This dish was by far the most labour intensive so far but for me is the current taste leader. I absolutely loved it.
I have been to both Trinidad and Tobago before. About 15 years ago I went there with my parents, brother and sister and had an amazing time on Rex Turtle Beach in Tobago. My dad and I were also lucky enough to get over to Trinidad to watch a One Day International between England and The West Indies. It was a day I will never forget as it involved a Private Jet, a Limo on the Runway, 8 hours of dancing West Indians, 20 Carib Beers, Jerk Chicken, people selling foam to sit on and taking the piss out of me when I bought two, a lady getting smashed in the nose with the ball and a brilliant game of cricket – all for $100.
Both Trinidad and Tobago are stunning. The Caribbean you see in holiday magazines is true and the people are warm and fun. I remember playing cricket on the beach with a dreadlocked dude who spent his day lying in a tree above our sunloungers getting me steadily more and more high through passive marijuana smoke.
T&T has many cultural influences and I noticed that when I got to Trinidad more people looked to have East Indian origins. I wanted the dish I was to cook have multi cultural backgrounds so I made a Caribbean Curry which began like a very traditional Indian Curry but then twisted back to the Caribbean with the introduction of Mango, Callaloo (a local vegetable which I managed to find in the Ethnic section in Tesco in Twickenham – gold star for Tesco) and Tamarind Paste.
When I make curries I often find that towards the end they need some sweetness to lift the flavour and in the past I had used sugar. I definitely think the lesson I have taken from this dish is that it can be done with fruit but it can still be subtle. I fear a fruity curry as I am not a fan of sweet with savoury, but just a touch does lift it, and largely dissolve within the bulk of the dish. I thought this curry was delicious and I will make it over and over again.
With the curry I made Buss up Shut which are traditional breads which are crumpled up and as a result look like a “Bust up Shirt” and therefore become Buss up Shut. What a phenomenal name. They were lovely – much like a thin Indian Naan. The best way for me to describe how to make them is with photos.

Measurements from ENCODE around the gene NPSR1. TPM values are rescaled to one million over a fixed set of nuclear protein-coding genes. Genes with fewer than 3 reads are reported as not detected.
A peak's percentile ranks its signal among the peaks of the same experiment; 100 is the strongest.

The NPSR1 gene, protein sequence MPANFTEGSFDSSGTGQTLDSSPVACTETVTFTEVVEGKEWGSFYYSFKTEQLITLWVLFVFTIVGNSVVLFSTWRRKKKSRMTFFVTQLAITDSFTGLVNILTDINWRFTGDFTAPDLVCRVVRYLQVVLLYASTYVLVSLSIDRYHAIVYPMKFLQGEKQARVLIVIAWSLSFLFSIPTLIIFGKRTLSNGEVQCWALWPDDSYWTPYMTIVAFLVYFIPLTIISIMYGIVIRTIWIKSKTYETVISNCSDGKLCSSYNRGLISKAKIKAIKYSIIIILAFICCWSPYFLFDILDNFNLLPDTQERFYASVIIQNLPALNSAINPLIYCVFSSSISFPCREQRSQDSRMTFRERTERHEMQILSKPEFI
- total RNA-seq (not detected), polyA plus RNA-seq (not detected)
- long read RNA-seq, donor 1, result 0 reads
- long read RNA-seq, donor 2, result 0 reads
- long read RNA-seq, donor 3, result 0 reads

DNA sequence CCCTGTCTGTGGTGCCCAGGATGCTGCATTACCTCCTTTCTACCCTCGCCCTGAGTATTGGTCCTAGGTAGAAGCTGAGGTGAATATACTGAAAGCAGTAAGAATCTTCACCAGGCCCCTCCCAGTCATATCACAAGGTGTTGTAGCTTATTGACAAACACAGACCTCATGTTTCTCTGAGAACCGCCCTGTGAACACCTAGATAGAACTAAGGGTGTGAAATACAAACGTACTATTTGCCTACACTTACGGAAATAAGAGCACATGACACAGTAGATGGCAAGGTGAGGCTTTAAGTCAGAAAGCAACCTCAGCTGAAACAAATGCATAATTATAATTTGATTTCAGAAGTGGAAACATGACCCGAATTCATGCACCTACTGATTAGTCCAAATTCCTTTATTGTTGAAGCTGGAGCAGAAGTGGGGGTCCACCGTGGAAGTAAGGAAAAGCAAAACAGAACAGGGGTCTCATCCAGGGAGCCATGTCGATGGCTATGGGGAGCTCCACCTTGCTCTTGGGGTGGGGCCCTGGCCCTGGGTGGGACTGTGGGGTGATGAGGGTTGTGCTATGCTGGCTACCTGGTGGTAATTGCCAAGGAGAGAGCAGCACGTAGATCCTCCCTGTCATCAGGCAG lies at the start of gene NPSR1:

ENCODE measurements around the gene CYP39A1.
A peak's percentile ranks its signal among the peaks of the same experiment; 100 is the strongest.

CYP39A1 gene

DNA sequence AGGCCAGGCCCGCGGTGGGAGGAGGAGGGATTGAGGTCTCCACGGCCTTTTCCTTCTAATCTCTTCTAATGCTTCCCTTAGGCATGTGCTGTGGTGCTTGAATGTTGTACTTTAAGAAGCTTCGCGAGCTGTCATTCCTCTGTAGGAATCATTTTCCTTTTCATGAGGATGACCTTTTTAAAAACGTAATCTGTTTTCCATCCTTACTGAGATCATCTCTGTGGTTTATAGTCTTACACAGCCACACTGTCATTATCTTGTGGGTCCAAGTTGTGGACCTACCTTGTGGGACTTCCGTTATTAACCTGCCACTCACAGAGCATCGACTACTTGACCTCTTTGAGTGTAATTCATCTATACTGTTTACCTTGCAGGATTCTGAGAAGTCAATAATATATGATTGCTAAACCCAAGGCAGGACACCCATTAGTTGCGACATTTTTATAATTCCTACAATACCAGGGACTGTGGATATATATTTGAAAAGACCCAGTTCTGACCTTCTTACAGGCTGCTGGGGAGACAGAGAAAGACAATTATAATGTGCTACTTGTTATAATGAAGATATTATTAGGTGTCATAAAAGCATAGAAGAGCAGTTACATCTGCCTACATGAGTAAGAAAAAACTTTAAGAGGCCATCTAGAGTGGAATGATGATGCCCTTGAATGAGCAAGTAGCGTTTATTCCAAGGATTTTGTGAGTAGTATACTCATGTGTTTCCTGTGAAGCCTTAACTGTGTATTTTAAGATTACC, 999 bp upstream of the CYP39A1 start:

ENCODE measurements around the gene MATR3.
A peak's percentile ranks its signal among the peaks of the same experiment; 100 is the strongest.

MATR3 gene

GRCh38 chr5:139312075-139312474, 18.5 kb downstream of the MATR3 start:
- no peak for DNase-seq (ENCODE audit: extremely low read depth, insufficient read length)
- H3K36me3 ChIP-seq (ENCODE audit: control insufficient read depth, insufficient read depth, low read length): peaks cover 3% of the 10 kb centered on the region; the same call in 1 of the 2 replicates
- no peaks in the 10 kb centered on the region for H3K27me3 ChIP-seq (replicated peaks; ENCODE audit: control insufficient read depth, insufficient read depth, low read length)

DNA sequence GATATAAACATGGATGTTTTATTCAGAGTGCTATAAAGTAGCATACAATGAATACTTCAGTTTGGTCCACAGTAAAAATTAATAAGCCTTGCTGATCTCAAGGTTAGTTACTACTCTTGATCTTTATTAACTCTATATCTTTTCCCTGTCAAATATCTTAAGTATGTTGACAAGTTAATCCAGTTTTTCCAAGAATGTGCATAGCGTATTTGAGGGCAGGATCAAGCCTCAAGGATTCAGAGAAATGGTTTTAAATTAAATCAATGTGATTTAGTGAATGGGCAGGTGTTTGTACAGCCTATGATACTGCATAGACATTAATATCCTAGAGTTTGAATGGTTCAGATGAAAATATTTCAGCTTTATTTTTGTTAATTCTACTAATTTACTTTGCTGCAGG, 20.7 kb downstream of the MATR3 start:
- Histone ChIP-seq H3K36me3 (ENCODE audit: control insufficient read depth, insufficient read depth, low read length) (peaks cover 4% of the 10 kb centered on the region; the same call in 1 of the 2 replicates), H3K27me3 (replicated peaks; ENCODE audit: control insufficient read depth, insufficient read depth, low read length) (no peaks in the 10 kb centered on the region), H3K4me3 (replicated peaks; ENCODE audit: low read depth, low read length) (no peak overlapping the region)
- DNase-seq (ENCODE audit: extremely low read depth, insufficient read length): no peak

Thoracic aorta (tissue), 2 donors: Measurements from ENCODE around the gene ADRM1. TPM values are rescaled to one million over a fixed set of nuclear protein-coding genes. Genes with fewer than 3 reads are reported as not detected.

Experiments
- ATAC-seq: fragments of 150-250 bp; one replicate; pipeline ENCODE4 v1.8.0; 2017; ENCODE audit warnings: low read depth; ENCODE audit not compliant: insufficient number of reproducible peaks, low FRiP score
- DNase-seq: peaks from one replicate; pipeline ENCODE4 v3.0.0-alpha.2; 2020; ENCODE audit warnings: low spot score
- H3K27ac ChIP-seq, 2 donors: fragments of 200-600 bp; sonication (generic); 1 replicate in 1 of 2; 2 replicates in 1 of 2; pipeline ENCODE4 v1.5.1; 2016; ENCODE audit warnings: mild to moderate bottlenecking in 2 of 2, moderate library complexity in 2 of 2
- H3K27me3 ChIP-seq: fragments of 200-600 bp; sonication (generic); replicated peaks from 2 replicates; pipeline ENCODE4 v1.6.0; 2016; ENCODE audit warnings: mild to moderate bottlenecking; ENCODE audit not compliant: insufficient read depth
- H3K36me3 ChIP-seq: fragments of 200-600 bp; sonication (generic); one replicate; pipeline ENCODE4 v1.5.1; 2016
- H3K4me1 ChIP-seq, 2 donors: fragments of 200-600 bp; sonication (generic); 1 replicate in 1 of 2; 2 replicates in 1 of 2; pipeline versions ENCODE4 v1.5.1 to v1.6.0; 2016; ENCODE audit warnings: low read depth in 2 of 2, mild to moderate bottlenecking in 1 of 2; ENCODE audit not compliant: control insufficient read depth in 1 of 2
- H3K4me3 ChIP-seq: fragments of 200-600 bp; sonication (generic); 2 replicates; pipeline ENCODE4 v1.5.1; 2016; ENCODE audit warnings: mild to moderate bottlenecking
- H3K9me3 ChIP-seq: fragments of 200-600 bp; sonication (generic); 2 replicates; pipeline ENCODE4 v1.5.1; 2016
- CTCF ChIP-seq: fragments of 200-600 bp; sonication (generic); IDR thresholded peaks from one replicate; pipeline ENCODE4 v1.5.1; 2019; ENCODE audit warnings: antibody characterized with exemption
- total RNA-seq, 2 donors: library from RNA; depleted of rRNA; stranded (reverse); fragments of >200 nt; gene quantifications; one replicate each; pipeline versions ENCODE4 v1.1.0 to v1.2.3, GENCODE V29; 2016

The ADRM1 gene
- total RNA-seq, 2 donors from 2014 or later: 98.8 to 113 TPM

This is a pic of all the ingredients used.
First of all you need 4 Cups of plain flour, 4 TBSP Baking Powder, 2 TBSP Salt. Mix all together whilst slowly adding the water until you have a dough. Let this to sit in a covered ball for 30 mins. After 30 mins divide the dough into 6 balls.
Tuck the ends in. These balls need to sit again for 1 hour. You have done this to make sure the dough has butter within it which will aid the taste, texture once cooked. After an hour roll it back out into a circle and brush with butter.
Fry with the buttered side down and then brush the top. Flip after about 40 seconds and fry the other side.
Once cooked, squash the sided in.
To make the curry:
I made this dish for 5 as I had people around, so you will need to scale this up or down to meet your requirements.
- 7 large chicken breasts
- 2 Large Onions
- 4 Potatoes
- 1 Large Mango
- 300g Callaloo
- 4 TBSP Curry Powder (I used a Rogan Josh Indian Mix)
- 4 Cloves of Garlic
- 2 Cups Water
- 1 Cup Tamarind Paste
- 1 TBSP Carribean Hot Sauce
For the Green Marinade:
- 4 TBSP Chopped Coriander
- 4 TBSP Chopped Parsley
- 2 TBSP Chopped Thyme
- 3 TBSP Chopped Chives
1TBSP Olive Oil to hold the marinade together
Marinade the diced chicken in the green sauce for as long as you have time. Overnight is perfect.
When ready to begin the dish, dice the onions and gently brown in the oil. When the onions are almost brown add the garlic for a couple of minutes. Next add the marinaded chicken and diced potato. Stir for a minute and then add the Curry Powder. Again stir for about 5 minutes before adding the tamarind, hot sauce, mango, callaloo and water. Season with 2 large pinches of salt and then let the whole dish simmer for 30-40 minutes.